A federal judge ruled against the Trump administration for violating federal law by failing to use all available scientific evidence to end the overfishing of dusky sharks in U.S. waters. The ruling, in response to an Oceana lawsuit filed by Earthjustice, requires the federal government to do more to end the rampant overfishing that has plagued dusky sharks. Dusky shark populations off the Atlantic and Gulf of Mexico coasts have plummeted by at least 65 percent in the past two decades as a result of bycatch – the capture of non-target fish and ocean wildlife.
A Federal judge ruled in favor of Oceana in a lawsuit challenging the National Marine Fisheries Service’s decision to withdraw a proposed rule to place strict limits on the number of protected species that can be killed or injured in the California-based swordfish drift gillnet fishery.
Despite 30 years of management measures aimed at reducing bycatch, the California swordfish drift gillnet fishery had remained one of the nation’s dirtiest fisheries, killing more dolphins than all observed U.S. West Coast fisheries combined. Thanks to a years-long campaign by Oceana and our allies, a new law will clean up the fishery, phasing out the use of drift gillnets through a buyout transition program and incentivizing the use of cleaner fishing gear. These measures will eventually eliminate nets that have frequently entangled, injured and killed marine mammals like whales, dolphins and sea lions as well as endangered sea turtles, sharks and other important fish species.
The Gulf of Mexico Fishery Management Council approved a plan to protect over 300 square miles of deep-sea corals in the Gulf of Mexico. The plan, titled “Amendment 9,” will protect 21 distinct areas, ranging from Florida to Texas, which scientists have identified as special coral habitats. Oceana has worked for more than a decade to identify and protect deep-sea corals from harmful fishing gears in United States waters and around the world, and has won victories for corals in the U.S. Atlantic and Pacific.
In a unanimous vote, the Pacific Fishery Management Council acted to protect more than 140,000 square miles of seafloor from bottom trawling, a destructive fishing practice in which heavy fishing gear is dragged across the seabed. This action will safeguard a unique variety of coral gardens, sponge beds, rocky reefs, and deep-sea ecosystems that provide nurseries, food and shelter for many species — including lingcod, sablefish, flatfish, sharks, rays and more than 60 species of rockfish — important for both ocean abundance and commercial and recreational fishing. This victory for ocean diversity will more than double the area of protected seafloor in U.S. waters off California, Oregon, and Washington. The fishery council's action will also restore fishing opportunities by opening some historic fishing grounds that were previously closed to bottom trawling while overfished rockfish populations recovered. This outcome comes after a decade of campaigning by Oceana and its allies and builds on previous work which secured more than 135,000 square miles of West Coast seafloor protections in 2006. Once these new measures are implemented, more than 90 percent of the U.S. West Coast's Exclusive Economic Zone (3-200 miles from shore) will be protected from bottom trawling.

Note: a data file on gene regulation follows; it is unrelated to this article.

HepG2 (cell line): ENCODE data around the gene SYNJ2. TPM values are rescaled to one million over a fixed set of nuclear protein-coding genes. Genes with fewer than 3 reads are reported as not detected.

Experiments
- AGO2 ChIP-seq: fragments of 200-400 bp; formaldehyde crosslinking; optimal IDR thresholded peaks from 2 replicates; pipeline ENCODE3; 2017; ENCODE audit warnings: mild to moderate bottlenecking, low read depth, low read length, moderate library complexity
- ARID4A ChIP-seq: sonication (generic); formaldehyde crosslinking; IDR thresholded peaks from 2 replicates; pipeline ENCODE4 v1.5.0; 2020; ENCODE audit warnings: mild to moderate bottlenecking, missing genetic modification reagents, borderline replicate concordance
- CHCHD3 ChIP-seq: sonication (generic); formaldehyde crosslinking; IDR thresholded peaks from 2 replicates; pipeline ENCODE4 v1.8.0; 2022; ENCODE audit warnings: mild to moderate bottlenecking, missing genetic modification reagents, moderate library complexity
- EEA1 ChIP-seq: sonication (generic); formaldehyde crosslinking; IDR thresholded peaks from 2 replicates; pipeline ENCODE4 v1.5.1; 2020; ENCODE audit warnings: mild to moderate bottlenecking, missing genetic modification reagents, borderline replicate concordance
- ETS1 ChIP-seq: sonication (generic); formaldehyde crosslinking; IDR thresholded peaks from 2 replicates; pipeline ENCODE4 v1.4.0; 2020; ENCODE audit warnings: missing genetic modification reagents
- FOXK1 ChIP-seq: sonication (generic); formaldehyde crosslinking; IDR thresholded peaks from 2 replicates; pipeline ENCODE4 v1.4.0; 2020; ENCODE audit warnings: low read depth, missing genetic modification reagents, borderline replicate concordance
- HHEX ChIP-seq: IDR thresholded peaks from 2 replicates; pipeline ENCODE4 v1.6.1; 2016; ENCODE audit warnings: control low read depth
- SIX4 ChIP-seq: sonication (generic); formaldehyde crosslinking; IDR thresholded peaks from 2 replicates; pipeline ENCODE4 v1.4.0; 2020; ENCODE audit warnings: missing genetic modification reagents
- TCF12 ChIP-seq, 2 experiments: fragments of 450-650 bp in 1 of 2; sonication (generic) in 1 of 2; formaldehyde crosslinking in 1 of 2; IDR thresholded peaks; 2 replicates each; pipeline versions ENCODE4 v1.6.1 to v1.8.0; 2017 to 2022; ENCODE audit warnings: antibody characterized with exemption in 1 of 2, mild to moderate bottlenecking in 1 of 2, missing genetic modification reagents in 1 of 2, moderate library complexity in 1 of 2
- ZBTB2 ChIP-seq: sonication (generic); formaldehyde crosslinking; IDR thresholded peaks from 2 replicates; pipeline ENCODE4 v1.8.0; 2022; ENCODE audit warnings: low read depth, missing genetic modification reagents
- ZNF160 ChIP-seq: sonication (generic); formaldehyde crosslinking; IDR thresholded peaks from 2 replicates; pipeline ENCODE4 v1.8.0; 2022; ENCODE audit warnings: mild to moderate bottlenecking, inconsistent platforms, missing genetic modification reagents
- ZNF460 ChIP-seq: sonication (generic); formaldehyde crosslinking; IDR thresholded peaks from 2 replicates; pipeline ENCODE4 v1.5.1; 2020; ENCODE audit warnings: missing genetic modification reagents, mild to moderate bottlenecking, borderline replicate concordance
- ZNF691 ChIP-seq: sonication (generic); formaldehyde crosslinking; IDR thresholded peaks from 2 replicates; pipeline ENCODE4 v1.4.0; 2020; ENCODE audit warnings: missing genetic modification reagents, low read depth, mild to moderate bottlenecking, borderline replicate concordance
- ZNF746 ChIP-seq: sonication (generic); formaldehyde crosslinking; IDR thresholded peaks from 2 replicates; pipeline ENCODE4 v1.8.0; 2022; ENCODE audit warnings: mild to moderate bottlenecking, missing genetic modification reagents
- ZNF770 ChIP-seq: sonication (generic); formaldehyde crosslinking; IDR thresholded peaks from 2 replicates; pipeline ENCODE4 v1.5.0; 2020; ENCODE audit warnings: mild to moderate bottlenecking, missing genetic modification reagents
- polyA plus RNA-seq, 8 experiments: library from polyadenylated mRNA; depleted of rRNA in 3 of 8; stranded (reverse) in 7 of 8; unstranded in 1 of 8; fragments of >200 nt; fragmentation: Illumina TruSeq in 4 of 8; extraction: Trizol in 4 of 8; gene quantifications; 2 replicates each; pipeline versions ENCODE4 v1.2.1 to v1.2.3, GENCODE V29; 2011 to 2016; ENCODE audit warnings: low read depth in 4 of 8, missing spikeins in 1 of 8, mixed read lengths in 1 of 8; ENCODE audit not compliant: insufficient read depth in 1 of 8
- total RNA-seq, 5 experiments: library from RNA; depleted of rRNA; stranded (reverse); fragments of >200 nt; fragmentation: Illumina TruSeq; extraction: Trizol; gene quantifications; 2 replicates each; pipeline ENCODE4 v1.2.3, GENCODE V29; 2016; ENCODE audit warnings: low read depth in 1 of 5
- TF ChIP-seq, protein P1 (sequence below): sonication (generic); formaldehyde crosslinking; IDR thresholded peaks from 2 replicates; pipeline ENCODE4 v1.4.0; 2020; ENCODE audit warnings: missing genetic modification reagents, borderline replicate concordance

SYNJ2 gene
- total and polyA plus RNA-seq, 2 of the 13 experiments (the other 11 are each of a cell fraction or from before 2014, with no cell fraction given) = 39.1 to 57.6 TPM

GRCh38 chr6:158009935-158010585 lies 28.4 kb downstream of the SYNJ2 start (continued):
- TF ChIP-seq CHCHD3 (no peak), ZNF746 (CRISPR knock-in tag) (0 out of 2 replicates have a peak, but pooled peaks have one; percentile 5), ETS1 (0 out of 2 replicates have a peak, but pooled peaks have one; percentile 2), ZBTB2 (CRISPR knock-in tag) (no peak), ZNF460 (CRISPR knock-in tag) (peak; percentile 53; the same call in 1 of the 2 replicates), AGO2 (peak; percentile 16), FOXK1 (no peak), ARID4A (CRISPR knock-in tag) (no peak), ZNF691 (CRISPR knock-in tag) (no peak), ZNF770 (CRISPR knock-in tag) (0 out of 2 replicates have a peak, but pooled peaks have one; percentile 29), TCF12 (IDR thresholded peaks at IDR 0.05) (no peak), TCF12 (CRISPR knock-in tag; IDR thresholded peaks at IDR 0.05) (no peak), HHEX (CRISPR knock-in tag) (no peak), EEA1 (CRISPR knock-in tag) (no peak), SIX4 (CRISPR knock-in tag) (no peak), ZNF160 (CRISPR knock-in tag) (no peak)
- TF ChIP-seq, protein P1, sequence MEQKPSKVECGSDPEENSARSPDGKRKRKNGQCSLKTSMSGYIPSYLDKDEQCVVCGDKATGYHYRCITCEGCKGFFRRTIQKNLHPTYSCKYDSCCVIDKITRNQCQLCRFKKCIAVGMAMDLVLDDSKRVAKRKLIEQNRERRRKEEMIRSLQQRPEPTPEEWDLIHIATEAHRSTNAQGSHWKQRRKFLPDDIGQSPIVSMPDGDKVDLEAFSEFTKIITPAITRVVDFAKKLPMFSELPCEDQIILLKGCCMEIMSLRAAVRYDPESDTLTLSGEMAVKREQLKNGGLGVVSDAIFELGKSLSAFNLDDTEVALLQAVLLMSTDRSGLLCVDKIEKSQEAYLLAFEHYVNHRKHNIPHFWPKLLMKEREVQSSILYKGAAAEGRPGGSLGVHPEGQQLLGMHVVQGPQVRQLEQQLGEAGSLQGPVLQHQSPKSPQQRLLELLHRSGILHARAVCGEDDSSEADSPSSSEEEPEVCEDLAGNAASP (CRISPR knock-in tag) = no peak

Today, hundreds of species of the ocean’s smallest schooling fish are protected from the shoreline to 200 miles out to sea and from Washington’s northern border to California’s southern border to ensure a healthy and productive ocean into the future. New regulations put in place on Saturday, April 15 by the State of California prohibit new fisheries from developing on certain species of forage fish from zero to three miles unless and until it can be demonstrated these tiny, but critical fish can be caught without causing harm to the ecosystem. With similar regulations in place in Washington and Oregon state waters (0-3 miles) and in federal waters coast-wide (3-200 miles), this action by California is the last piece of the puzzle completing sweeping protections that now apply to all U.S. ocean waters on the West Coast from shore out to 200 miles.
Today, federal fishery managers voted to keep the U.S. West Coast Pacific sardine fishery closed for the upcoming commercial season. With an estimated 86,586 metric tons (mt) of sardine remaining, and 150,000 mt necessary for fishing to occur, this will be the third year in a row there are not enough sardines to support a fishery.
Members of Congress announce the introduction of a new bill to ban the trade of shark fins in the United States. The bipartisan Shark Fin Trade Elimination Act of 2016 was introduced today by Sens. Cory Booker (D-NJ) and Shelley Moore Capito (R-WV), and Reps. Gregorio Kilili Camacho Sablan (I-MP) and Ed Royce (R-CA). While the act of shark finning is illegal in U.S. waters, shark fins continue to be bought and sold throughout the United States.
Effective today, NOAA Fisheries closed the Pacific Loggerhead Conservation Area—more than 25,000 square miles of southern California ocean waters—to drift gillnets targeting swordfish. The closure is intended to protect endangered Pacific loggerhead sea turtles from entanglement and drowning.
The National Marine Fisheries Service issued a final rule today prohibiting the development of new commercial fisheries for forage species in all federal ocean waters offshore Washington, Oregon, and California (3-200 nautical miles). These regulations implement a unanimous decision by the federal Pacific Fishery Management Council which voted in March 2015 to proactively protect forage fish.